Wednesday, May 23, 2012
In 1986, Guy Maddin began his career with a little film called The Dead Father, chronicling a family vexed by the reappearance of their deceased patriarch. Twenty-six years later in Keyhole, he gets around to telling the corpse’s side of the story. A sort of reverse ghost story, the film follows gangster Ulysses Pick (the name is derived from the original absentee parent and, I don’t know, a lock pick) as he holes up in his family home, lugging around a stuffed wolverine, a blind mind reader, and his bound-and-gag son. His goal is to reach his wife, Hyacinth, locked up in her bedroom, where she lounges with her mute lover and her naked father. Meanwhile, one of the Kids in the Hall rapes a ghost, the police have the place surrounded, and Ulysses’ gang is cobbling together a bicycle-powered electric chair in between orgies. As a pseudo-pornographic gangster movie set in a haunted house, the film is perhaps a tad overstuffed.
But as far as Maddin’s ongoing cinematic therapy goes, Keyhole is an important step forward for the director, even if the end results are sometimes jumbled and confused. His world has always been one of failed fathers, all of them missing, dead or simply disinterested in the families they have abandoned. For once, we see the fractured family from the father’s perspective, and the results are unsurprisingly ambiguous (lock the doors, daddy’s coming home). Perhaps that is due to the unfamiliarity of this terrain for Maddin, but it’s also a side effect of Jason Patric’s fascinatingly incongruous performance as Ulysses. Whereas Maddin’s stock company provides the usual mannered performances, Patric offers a terse naturalism unique to the director’s filmography. Charismatic and doomed, Ulysses seems to exist on a different plane from the rest of this world. Charging through the house, he stumbles onto a new memory in each room, clutching at ghosts as he sinks deeper into the past. After a while, it’s impossible to tell who’s haunting who.
Friday, May 18, 2012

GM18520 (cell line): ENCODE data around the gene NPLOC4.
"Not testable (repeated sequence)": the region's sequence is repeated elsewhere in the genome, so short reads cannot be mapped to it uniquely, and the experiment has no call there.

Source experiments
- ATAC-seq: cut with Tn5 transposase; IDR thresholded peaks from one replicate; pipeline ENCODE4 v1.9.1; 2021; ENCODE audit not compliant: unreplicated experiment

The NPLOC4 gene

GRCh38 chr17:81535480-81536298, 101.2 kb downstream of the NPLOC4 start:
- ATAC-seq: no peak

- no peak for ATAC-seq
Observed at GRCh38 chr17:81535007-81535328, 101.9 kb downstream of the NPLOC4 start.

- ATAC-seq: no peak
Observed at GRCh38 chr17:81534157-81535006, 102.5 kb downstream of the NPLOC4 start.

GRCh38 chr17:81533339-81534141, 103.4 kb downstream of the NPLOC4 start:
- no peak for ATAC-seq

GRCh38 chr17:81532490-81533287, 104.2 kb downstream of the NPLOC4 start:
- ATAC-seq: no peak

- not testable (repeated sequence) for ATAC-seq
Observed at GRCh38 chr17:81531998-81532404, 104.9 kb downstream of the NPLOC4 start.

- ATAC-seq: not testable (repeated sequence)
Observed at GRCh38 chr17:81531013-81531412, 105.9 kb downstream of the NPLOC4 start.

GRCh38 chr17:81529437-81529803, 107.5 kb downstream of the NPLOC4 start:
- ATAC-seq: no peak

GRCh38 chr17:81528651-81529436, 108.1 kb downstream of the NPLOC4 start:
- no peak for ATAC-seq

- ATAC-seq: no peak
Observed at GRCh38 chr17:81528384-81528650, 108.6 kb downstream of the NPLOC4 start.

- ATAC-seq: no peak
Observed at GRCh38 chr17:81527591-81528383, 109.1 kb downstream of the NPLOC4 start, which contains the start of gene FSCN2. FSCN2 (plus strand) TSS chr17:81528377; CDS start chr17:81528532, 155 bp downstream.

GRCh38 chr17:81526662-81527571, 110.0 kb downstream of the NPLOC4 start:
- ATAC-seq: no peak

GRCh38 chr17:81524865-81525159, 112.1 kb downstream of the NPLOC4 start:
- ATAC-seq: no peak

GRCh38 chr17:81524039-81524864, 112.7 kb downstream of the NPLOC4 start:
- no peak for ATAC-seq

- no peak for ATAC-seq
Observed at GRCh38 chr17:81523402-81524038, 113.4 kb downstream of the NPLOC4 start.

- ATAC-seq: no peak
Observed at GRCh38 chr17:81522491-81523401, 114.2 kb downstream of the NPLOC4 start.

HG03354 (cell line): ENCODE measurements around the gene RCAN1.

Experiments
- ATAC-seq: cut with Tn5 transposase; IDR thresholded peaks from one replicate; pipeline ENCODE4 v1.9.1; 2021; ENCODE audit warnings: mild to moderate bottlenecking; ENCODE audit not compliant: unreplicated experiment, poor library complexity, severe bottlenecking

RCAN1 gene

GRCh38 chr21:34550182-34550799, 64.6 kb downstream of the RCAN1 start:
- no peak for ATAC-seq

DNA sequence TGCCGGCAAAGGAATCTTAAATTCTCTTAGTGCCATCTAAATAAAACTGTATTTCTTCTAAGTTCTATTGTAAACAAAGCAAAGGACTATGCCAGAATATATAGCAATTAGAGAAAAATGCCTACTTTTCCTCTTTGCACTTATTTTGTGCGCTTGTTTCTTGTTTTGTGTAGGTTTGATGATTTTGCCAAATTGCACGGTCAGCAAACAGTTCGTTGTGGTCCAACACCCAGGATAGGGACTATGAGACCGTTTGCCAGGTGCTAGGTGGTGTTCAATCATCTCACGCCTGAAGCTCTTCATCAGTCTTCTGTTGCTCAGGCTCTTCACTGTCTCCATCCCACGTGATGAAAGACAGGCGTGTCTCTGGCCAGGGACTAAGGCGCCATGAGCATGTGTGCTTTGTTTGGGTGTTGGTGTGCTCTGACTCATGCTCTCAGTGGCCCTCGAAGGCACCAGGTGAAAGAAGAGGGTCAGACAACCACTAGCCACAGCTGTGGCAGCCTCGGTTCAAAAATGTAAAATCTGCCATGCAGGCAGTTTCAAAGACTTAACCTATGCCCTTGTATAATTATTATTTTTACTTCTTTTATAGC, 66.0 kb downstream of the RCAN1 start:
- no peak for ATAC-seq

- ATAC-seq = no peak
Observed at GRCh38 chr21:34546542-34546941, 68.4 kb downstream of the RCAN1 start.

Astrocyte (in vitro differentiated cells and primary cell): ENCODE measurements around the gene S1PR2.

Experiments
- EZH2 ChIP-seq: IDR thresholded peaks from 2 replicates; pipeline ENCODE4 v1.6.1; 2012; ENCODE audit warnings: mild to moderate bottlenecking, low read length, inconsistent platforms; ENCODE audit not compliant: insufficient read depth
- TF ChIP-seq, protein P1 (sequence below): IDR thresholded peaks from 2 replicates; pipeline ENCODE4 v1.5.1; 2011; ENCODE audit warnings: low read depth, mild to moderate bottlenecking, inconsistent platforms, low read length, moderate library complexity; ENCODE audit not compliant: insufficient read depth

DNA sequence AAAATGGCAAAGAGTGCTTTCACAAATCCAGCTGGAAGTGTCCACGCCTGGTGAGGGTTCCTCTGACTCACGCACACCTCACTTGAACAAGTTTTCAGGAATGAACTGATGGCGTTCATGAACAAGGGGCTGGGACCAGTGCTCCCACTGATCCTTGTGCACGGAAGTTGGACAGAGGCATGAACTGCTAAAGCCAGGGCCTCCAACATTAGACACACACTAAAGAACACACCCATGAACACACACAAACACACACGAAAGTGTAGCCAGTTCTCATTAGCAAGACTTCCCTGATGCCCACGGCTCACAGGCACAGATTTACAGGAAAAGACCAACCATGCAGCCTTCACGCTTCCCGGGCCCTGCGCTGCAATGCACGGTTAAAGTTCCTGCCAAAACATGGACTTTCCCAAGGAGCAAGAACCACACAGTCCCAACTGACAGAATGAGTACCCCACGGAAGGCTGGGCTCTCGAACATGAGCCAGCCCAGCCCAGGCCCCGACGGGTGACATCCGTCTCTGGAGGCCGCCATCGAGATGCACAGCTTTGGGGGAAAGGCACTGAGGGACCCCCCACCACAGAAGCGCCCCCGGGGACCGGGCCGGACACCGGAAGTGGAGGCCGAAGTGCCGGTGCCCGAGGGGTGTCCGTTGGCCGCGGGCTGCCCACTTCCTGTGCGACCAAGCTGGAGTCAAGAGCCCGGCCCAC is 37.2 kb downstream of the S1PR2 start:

The weather in the past is brutal. The rain comes down heavy as buckshot. Umbrellas, by all observable evidence, appear to have not yet been invented, or else are the property of only recluses who never leave home anyway, rain or shine. How else to explain their complete absence from the mid-1950s world of The Long Day Closes, which may be set in Liverpool but appears to have been filmed in a fish tank? Writer-director Terence Davies sees his childhood through a haze of water, the rain casting a shimmering blue pall through the windows of his drab tenement home. There is the peculiar sensation that we are not looking at the weathered streets of a working-class neighbourhood, but rather some aquatic city beneath the ocean, another Atlantis lost to time and the perpetual gnawing rain.
Less a narrative than a nagging preoccupation, the film charts a few recurring themes throughout the childhood of Davies’ stand-in, Bud— his loneliness, his burgeoning homosexuality and tortured Catholicism, and above all else, his relationship with his mother. But rather than reduce his formative experiences into a neat schema, Davies lets each moment hang on its own. Indeed, each image seems to contain the entire film (this is a rare film that just as easily be five seconds long as five hours). Consider the opening shot: a vase of flowers, carefully lit and arrayed into a perfect still life. During the course of the credits, the blossoms wither and fade, crumbling to the table. Nothing happens; everything changes. More than a poignant statement on life, it is the director's warning to viewers: forget your phony dreams of narrative progress. Instead, Davies offers a different form of epiphany in this uncanny sensation that we are standing motionless throughout our whole lives, watching the world move steadily away. He sees the motion in complete stillness.
Somehow this waterlogged work stays afloat, a raft of images lashed together with nothing more than some music and a few old movie quotes. Snatches from film soundtracks—The Ladykillers and The Magnificent Ambersons, for example—drift by on the soundtrack, striking with the shocking clarity of an old tune rescued from memory. These glimpses of familiar cultural artifacts do more than provide some temporal garland, like shiny little baubles of bygone days. They serve as occult talismans, opening the door on the past and inviting it back into the world of the living. In one scene, Bud’s mother quietly sings while holding her son on her lap, both staring calmly into a fire. When she finishes, she declares that her father used to sing that song to her, tears streaming down her face as Bud remains focused on the flame. If he can sense her distress, his placid gaze does not betray it.